Contact: Hannah Schuster,


Open Compute Project Highlights Policies to Accelerate Data Center Heat Reuse

A new report — from authors at David Gardiner and Associates, NREL, Microsoft, and AQ Compute — highlights 20+ global policies that aim to encourage heat reuse across growing data center industry


Washington, D.C. (April 22) — A new report from the Open Compute Project (OCP) outlines policies that can facilitate greater adoption of data center heat reuse. As new data centers rapidly expand their footprint, the industry needs strategies to limit its substantial energy consumption. The OCP report explores the benefits of, and obstacles to, data center heat reuse and highlights more than 20 specific policies across Europe, Asia, and North America that encourage, or require, heat reuse.

Data centers produce large amounts of heat and must use large amounts of electricity to cool it; otherwise their servers may overheat and fail. Data centers can turn their heat into an asset by selling it to industrial or commercial facilities that require large amounts of low-temperature heat, such as hotels and resorts, food and beverage plants, and medical research laboratories.

“Reusing heat from data centers is a win-win that will help both data centers, buildings, and factories lower their costs and carbon footprints,” said David Gardiner, Founder and President of David Gardiner and Associates and the lead author of the OCP white paper. “But this tool is still under-utilized. Some governments have made strides to encourage data center heat reuse, but many more should act.”

The report features policies that tackle specific obstacles to heat reuse. For example, transporting heat over long distances may be expensive and logistically difficult, so it is beneficial to locate data centers near facilities that could reuse their heat. These industries, however, do not typically have relationships. Policymakers can encourage greater collaboration, as Germany has done, by requiring that data centers include proximity to potential off-takers as a consideration during site selection. There are also financial risks associated with heat reuse, leading some governments to establish incentive programs.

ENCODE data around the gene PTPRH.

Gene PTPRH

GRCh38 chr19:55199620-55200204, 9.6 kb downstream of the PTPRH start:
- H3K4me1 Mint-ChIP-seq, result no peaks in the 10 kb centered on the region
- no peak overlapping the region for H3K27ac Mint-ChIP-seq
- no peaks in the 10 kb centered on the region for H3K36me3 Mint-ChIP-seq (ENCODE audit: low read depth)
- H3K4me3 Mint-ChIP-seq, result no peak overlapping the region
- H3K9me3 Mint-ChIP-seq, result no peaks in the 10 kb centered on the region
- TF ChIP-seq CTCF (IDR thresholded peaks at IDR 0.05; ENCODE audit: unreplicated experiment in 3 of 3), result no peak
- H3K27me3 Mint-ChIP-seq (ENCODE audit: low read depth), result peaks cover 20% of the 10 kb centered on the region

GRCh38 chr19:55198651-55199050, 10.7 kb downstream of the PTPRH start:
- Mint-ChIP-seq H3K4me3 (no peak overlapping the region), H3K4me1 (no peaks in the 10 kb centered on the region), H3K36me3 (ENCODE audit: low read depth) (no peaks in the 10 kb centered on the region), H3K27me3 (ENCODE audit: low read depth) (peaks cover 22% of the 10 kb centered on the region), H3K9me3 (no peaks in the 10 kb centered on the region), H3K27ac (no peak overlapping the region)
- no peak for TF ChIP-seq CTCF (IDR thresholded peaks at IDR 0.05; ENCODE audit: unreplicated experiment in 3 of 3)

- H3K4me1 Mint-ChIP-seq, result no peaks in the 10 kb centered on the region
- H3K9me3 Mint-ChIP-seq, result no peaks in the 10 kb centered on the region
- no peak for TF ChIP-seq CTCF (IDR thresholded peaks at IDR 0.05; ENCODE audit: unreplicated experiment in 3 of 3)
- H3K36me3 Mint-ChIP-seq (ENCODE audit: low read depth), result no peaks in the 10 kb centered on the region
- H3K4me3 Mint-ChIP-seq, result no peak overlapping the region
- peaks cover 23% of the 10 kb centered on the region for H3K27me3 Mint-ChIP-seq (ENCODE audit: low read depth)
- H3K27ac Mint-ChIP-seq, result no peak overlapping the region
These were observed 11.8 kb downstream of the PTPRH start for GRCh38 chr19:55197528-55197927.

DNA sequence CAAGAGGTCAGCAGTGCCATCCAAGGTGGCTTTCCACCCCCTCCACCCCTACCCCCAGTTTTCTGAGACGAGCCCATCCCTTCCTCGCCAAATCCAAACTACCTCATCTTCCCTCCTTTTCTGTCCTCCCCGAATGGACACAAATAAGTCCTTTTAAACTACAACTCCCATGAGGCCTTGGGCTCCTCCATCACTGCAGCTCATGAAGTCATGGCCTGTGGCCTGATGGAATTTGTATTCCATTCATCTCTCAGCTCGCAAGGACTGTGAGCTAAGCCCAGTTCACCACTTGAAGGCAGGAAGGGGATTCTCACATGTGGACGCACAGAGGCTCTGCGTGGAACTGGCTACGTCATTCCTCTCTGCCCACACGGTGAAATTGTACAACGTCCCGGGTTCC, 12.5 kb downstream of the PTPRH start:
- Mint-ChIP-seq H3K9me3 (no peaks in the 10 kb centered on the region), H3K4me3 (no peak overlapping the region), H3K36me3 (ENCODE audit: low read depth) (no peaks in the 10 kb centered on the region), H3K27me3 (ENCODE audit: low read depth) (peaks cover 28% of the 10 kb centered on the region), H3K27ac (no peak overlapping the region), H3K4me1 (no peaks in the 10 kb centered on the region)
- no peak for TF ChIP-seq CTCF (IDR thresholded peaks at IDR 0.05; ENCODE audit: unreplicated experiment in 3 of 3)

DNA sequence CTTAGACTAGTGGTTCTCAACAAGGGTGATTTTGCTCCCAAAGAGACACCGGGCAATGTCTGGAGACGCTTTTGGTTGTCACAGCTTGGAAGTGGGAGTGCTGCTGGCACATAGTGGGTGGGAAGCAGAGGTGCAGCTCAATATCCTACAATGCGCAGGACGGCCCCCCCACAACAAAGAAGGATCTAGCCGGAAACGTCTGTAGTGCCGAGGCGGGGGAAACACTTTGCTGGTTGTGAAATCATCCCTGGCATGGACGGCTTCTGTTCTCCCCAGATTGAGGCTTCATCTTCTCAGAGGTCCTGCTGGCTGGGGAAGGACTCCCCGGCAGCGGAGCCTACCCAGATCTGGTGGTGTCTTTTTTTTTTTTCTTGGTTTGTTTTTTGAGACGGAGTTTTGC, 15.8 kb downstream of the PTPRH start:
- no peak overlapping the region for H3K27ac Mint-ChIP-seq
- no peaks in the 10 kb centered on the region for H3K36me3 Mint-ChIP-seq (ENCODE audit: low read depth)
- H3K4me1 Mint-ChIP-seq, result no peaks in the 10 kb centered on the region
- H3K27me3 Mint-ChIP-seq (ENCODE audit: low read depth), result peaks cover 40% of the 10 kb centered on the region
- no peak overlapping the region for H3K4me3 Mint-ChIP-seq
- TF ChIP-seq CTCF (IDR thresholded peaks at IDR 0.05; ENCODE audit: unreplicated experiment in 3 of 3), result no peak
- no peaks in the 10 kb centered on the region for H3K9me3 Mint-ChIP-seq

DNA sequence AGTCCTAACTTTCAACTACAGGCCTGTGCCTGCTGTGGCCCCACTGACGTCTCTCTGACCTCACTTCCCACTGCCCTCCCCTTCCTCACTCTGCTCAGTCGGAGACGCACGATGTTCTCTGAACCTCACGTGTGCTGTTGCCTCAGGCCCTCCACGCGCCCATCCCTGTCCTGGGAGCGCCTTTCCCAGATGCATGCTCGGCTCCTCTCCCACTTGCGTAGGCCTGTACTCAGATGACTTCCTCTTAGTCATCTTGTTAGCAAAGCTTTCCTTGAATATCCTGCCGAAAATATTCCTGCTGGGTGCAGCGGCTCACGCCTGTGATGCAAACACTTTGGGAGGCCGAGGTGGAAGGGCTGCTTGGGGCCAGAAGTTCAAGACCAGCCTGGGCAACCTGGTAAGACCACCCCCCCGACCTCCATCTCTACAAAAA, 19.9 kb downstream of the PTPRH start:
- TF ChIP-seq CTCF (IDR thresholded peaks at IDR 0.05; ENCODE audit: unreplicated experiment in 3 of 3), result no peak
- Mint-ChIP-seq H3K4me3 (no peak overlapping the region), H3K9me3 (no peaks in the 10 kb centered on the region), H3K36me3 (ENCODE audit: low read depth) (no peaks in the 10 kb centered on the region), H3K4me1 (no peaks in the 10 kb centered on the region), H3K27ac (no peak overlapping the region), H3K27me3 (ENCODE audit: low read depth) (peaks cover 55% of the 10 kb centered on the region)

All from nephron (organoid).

“Energy demand from data centers continues to grow at a rapid pace, but we can make sure they are as efficient as possible by encouraging heat reuse,” said report author Jaime Comella, Lead Data Center Architect at AQ Compute. “Policies that require such planning early in the design phase are crucial, and the solutions identified in this report can help kickstart useful collaboration.”

The paper’s other authors include Otto Van Geet from the National Renewable Energy Laboratory (NREL) and Bharath Ramakrishnan from Microsoft.

The OCP paper urges governments to take action on this prime policy opportunity. It also calls on stakeholders from across the data center industry to work together to accelerate the adoption of new policies that will make heat reuse an economically viable and widely-used tool.

A copy of the report can be found here.

On April 25, David Gardiner will present the report at the OCP Regional Summit in Lisbon.




About David Gardiner and Associates:

David Gardiner and Associates (DGA) was founded in 2001 to serve as a strategic advisor to organizations and businesses seeking a sustainable future. Our firm combines expertise developing research and analysis with deep understanding of clean energy markets and policy. DGA has worked for foundations, businesses, and non-profit advocacy groups to develop strategies to identify and promote policies that will advance clean energy and a low-carbon economy.

Media Contact:

Hannah Schuster, Senior Communications Associate | 703-298-2339